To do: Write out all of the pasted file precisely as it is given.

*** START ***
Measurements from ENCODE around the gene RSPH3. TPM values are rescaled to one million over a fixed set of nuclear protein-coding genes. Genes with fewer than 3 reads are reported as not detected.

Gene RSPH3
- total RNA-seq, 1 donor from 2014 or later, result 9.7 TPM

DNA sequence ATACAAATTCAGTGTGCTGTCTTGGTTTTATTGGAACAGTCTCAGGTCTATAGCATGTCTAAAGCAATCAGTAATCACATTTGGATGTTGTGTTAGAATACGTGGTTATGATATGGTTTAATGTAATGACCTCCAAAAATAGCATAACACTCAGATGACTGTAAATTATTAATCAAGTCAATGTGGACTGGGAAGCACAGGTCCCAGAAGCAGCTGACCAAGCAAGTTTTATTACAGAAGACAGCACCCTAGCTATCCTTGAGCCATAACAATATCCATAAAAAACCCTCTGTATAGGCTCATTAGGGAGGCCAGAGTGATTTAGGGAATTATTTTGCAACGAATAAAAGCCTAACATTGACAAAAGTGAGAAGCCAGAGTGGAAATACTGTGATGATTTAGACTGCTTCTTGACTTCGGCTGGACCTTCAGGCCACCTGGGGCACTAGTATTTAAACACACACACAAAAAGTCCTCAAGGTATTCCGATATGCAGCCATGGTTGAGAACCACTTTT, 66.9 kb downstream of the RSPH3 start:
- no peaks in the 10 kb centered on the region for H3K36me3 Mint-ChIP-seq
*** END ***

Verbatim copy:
Measurements from ENCODE around the gene RSPH3. TPM values are rescaled to one million over a fixed set of nuclear protein-coding genes. Genes with fewer than 3 reads are reported as not detected.

Gene RSPH3
- total RNA-seq, 1 donor from 2014 or later, result 9.7 TPM

DNA sequence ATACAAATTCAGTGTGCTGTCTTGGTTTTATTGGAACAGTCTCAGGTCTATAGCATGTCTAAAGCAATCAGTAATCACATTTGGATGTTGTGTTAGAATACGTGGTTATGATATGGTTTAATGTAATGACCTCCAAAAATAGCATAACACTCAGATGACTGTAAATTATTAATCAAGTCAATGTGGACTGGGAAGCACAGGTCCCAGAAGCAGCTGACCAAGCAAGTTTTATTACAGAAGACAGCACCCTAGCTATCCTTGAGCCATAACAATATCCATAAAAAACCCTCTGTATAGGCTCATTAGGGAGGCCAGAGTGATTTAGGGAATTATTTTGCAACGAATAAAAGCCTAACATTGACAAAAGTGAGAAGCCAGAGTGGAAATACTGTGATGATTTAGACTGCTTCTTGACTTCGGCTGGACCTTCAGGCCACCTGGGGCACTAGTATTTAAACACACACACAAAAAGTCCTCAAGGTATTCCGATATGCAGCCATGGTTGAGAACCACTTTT, 66.9 kb downstream of the RSPH3 start:
- no peaks in the 10 kb centered on the region for H3K36me3 Mint-ChIP-seq